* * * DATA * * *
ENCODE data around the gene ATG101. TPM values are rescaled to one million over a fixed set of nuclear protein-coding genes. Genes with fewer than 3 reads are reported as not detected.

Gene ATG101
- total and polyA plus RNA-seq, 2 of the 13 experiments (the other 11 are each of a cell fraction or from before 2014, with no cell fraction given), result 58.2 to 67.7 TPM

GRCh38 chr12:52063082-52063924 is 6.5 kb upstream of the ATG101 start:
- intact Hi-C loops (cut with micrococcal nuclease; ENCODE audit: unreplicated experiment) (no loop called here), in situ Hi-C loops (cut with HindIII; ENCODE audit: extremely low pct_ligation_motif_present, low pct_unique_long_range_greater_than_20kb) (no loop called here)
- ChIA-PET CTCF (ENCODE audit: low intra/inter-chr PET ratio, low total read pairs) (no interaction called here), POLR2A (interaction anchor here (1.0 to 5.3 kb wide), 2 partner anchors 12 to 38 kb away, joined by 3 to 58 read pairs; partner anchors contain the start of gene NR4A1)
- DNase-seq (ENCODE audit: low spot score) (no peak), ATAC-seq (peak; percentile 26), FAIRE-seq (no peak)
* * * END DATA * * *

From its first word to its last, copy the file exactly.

ENCODE data around the gene ATG101. TPM values are rescaled to one million over a fixed set of nuclear protein-coding genes. Genes with fewer than 3 reads are reported as not detected.

Gene ATG101
- total and polyA plus RNA-seq, 2 of the 13 experiments (the other 11 are each of a cell fraction or from before 2014, with no cell fraction given), result 58.2 to 67.7 TPM

GRCh38 chr12:52063082-52063924 is 6.5 kb upstream of the ATG101 start:
- intact Hi-C loops (cut with micrococcal nuclease; ENCODE audit: unreplicated experiment) (no loop called here), in situ Hi-C loops (cut with HindIII; ENCODE audit: extremely low pct_ligation_motif_present, low pct_unique_long_range_greater_than_20kb) (no loop called here)
- ChIA-PET CTCF (ENCODE audit: low intra/inter-chr PET ratio, low total read pairs) (no interaction called here), POLR2A (interaction anchor here (1.0 to 5.3 kb wide), 2 partner anchors 12 to 38 kb away, joined by 3 to 58 read pairs; partner anchors contain the start of gene NR4A1)
- DNase-seq (ENCODE audit: low spot score) (no peak), ATAC-seq (peak; percentile 26), FAIRE-seq (no peak)